.. Trump’s order merely made it easier for pastors to voice political opinions from the pulpit—a conspicuously self-serving take on religious freedom.

.. The faith leaders pulled out their smartphones and snapped selfies, intoxicated by the VIP treatment. “Mr. President,” Robert Jeffress, the pastor of the First Baptist Church in Dallas, said at one point, “we’re going to be your most loyal friends. We’re going to be your enthusiastic supporters. And we thank God every day that you’re the president of the United States.”

.. “I’ve been with [Trump] alone in the room when the decisions are made. He and I have prayed together,” Pence said. “This is somebody who shares our views, shares our values, shares our beliefs.” Pence didn’t waste time touting his own credentials. With this crowd, he didn’t need to. Instead, as always, he lavished praise on the president.

Tillerson Should Go

If Secretary of State Rex Tillerson resigned, how would anyone know? He has become the nation’s least influential top diplomat in recent memory. His relationship with the president of the United States is strained at best, he has no philosophy or signature initiative, he has barely staffed his own department, and he’s alienated the foreign service. The former CEO of ExxonMobil has taken one of the power positions in the U.S. government and made it an afterthought.

.. Usually establishmentarians have the advantage, if nothing else, of a great store of government experience. Brent Scowcroft devoted most of his adult life to public service; Tillerson devoted most of his adult life to ExxonMobil.

.. Unlike, say, James Mattis advising Trump on defense matters, this is not a professional guiding an amateur; it’s another amateur trying to school an amateur. Is it any wonder that it hasn’t gone well?

..   Recent Republican secretaries of state provide two models.

  1. There’s the Colin Powell approach of attending to the needs of “the building,” i.e., the civil service, and neglecting your relationship with the president.
  2. Then there’s the Condi Rice approach of tending to your relationship with the president and ignoring the building. Tillerson has done neither.

.. Neither of the opposing dispensations in American foreign policy should feel vested in Tillerson. If you’re a liberal internationalist who wants Trump checked, you’d prefer someone better suited to the task. If you’re a Trumpist who wants Trump empowered to transform American foreign policy, you want someone who is in sympathy with that goal.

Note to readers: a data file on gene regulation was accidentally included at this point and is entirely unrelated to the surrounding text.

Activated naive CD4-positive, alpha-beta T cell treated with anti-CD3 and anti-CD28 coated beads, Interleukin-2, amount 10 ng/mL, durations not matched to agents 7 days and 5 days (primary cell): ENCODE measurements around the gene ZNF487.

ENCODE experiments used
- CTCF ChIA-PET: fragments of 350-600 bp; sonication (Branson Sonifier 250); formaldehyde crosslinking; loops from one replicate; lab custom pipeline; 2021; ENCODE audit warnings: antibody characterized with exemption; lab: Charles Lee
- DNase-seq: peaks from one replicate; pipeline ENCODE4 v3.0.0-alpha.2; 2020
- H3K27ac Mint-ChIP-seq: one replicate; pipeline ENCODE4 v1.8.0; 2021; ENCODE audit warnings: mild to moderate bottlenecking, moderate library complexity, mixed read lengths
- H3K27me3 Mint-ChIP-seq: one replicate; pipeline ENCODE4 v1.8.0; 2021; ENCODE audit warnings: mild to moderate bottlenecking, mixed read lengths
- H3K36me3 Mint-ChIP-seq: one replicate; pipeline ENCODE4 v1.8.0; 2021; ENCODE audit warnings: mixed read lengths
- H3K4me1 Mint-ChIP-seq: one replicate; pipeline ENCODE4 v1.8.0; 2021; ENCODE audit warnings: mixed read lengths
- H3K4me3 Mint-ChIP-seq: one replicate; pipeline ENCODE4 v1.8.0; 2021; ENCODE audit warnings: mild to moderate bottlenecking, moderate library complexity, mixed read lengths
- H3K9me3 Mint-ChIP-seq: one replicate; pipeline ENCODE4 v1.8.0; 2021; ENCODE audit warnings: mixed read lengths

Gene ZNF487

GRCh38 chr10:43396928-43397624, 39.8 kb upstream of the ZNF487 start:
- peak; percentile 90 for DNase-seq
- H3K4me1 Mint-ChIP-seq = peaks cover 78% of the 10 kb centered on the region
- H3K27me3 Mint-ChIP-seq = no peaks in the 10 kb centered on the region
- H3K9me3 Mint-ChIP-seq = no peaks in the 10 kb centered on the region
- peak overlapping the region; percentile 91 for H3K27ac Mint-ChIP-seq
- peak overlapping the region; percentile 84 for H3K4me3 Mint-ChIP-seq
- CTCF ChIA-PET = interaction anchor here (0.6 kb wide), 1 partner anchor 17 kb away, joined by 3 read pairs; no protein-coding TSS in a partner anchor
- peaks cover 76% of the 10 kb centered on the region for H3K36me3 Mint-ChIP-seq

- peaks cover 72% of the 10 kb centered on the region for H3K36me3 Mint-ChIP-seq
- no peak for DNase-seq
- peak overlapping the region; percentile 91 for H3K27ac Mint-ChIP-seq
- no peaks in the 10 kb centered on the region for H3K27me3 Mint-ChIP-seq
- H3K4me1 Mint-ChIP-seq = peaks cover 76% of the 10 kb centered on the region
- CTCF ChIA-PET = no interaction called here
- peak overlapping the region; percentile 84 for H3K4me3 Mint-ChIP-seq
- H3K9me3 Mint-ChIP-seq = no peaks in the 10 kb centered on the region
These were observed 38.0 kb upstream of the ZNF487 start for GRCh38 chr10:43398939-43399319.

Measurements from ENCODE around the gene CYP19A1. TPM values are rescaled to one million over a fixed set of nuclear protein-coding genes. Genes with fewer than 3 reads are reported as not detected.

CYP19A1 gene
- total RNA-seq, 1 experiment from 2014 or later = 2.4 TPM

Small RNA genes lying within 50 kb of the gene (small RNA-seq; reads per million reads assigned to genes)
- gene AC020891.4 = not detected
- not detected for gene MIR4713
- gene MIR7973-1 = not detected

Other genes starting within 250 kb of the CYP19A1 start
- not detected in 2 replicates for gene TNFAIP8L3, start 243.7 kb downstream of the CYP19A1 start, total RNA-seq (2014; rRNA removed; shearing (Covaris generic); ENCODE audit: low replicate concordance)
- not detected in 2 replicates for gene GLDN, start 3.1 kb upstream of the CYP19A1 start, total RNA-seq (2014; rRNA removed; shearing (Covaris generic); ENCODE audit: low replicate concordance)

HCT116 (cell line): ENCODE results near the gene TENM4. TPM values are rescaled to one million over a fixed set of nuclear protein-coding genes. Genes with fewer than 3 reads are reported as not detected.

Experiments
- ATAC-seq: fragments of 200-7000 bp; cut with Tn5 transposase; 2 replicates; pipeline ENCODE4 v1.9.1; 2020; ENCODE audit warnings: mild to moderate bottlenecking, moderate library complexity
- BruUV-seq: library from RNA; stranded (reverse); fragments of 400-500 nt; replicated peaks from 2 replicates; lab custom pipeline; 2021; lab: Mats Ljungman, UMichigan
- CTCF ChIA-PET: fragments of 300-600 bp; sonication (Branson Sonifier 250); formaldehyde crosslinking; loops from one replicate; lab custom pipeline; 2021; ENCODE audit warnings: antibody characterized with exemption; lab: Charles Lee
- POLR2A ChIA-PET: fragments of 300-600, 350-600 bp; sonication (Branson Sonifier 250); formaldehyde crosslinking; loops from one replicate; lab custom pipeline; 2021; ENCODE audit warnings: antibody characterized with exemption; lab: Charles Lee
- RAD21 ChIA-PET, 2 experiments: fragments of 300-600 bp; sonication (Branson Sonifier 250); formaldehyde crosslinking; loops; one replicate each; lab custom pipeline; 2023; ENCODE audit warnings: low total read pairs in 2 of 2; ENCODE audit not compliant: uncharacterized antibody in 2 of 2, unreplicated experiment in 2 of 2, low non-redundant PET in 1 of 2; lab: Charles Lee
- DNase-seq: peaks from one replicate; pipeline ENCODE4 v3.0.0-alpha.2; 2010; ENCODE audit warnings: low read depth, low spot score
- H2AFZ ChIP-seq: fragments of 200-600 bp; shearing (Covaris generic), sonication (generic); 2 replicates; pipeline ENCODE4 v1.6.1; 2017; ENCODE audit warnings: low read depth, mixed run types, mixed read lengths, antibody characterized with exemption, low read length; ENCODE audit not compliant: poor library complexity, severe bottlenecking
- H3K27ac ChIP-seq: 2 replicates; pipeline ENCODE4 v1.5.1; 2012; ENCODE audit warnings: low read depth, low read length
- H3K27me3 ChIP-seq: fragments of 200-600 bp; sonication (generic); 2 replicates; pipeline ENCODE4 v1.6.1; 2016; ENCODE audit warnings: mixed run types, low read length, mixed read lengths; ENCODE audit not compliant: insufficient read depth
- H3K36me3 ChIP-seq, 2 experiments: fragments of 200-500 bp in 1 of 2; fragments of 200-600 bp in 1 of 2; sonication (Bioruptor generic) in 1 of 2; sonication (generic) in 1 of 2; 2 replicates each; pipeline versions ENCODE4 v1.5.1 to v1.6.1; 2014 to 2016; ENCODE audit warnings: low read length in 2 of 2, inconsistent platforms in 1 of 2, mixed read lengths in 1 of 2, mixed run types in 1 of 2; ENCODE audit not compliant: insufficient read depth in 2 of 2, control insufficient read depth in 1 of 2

.. he probably fails a threshold test: Can he reliably be thought to speak for the United States government?

Bannon Calls Comey Firing the Biggest Mistake in ‘Modern Political History’

He cited as an example a request that Mr. McConnell once made of Mr. Trump to stop talking about “draining the swamp.”

.. Mr. Bannon predicted deep division within the Republican Party over Mr. Trump’s recent move to end the program that provided temporary relief from deportation for hundreds of thousands of young people in the United States illegally. The president set a March end date for the program and asked Congress to come up with a solution in the meantime, a task that Mr. Bannon said could split Republicans and cost them their House majority in the 2018 midterm elections.

“If this goes all the way down to its logical conclusion, in February and March it will be a civil war inside the Republican Party,” he said.

.. “The media image, I think, is pretty accurate,” he said. “I’m a street fighter. That’s what I am.”

 .. Mr. Bannon also condemned top officials in the George W. Bush administration, calling them “idiots” friendly to what he termed China’s anti-American economic agenda. He singled out Condoleezza Rice and Colin L. Powell, former secretaries of state, and Brent Scowcroft, an adviser to Mr. Bush and his father, as those most worthy of his scorn, criticizing them for China’s 2001 entry into the World Trade Organization.

“They’ve gotten us in this situation, and they question a good man like Donald Trump,” he said. “I hold these people in contempt, total and complete contempt.”

.. Mr. Bannon also attacked Gary D. Cohn, Mr. Trump’s top economic adviser, who publicly criticized the president’s comments about Charlottesville. “If you don’t like what he’s doing and you don’t agree with it, you have an obligation to resign,” Mr. Bannon said. “You can tell him, ‘Hey, maybe you can do it a better way.’ But if you’re going to break, then resign.”